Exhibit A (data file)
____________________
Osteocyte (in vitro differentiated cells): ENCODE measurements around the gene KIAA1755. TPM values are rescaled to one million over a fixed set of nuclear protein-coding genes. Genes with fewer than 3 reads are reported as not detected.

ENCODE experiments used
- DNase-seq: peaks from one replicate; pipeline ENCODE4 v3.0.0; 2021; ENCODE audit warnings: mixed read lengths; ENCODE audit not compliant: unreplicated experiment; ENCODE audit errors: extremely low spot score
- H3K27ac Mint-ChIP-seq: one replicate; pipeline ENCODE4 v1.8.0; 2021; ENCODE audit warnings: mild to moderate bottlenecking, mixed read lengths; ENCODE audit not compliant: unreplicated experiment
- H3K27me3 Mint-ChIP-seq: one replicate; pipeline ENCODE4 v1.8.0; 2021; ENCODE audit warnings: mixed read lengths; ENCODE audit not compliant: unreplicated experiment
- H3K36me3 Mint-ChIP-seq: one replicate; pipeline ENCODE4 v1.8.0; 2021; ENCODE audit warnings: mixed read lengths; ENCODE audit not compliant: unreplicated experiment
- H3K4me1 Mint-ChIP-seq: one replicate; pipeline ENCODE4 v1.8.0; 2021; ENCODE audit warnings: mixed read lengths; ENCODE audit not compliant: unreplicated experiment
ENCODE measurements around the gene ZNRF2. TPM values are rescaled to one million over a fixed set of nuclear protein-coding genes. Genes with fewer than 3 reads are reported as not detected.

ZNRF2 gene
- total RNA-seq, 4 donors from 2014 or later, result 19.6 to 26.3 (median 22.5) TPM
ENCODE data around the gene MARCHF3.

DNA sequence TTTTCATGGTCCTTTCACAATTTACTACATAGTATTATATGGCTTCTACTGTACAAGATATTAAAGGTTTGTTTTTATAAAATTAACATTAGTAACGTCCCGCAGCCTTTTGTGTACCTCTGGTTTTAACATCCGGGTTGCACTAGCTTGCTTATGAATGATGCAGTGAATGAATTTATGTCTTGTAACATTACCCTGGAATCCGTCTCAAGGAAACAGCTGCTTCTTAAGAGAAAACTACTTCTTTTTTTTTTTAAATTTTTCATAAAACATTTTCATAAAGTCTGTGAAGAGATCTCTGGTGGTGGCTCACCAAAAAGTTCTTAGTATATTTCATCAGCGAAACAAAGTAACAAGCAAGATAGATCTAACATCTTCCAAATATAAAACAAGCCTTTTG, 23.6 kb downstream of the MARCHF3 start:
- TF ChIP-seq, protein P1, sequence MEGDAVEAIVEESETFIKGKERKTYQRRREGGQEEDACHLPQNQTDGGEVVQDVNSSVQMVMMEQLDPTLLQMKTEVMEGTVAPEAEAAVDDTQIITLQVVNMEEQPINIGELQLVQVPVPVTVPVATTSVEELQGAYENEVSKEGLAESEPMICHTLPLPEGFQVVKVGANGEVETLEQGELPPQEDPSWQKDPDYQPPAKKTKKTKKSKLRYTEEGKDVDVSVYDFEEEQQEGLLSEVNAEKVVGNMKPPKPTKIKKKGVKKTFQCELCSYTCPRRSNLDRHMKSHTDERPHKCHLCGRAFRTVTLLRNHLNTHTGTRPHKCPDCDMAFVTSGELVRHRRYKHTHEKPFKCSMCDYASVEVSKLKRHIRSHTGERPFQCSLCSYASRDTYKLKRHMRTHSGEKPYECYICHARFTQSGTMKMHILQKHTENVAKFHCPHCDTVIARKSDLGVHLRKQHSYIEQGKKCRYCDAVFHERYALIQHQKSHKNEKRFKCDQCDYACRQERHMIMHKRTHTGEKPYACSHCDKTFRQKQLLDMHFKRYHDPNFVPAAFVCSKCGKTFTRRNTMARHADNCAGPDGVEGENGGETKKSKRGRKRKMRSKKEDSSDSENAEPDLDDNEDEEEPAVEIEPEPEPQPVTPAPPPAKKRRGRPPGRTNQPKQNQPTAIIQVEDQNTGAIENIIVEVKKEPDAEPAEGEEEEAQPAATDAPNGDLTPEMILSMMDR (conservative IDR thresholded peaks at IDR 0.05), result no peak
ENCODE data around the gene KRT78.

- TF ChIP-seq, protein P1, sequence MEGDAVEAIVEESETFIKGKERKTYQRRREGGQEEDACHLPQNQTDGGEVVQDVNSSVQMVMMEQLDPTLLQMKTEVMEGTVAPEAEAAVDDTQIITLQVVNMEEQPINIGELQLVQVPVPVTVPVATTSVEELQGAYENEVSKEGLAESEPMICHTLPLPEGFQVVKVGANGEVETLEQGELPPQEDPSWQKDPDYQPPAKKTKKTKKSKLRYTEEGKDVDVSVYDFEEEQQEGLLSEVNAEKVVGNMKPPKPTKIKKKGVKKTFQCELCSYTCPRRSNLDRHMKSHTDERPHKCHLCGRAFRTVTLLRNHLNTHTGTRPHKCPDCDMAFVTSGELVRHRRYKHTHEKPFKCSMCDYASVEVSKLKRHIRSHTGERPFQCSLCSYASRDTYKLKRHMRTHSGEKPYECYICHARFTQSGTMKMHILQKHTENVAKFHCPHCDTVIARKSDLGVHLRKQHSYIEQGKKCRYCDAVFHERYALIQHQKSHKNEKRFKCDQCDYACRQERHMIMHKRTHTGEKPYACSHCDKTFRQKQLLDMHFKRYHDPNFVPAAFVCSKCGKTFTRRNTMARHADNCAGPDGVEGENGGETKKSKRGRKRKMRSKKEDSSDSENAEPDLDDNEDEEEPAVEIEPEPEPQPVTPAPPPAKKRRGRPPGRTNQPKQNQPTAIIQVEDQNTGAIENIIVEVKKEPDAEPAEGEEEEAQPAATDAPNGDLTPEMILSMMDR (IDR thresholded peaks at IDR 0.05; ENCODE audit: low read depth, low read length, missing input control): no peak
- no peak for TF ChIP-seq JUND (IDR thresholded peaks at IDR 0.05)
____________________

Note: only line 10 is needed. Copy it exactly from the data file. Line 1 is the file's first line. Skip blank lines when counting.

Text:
- total RNA-seq, 4 donors from 2014 or later, result 19.6 to 26.3 (median 22.5) TPM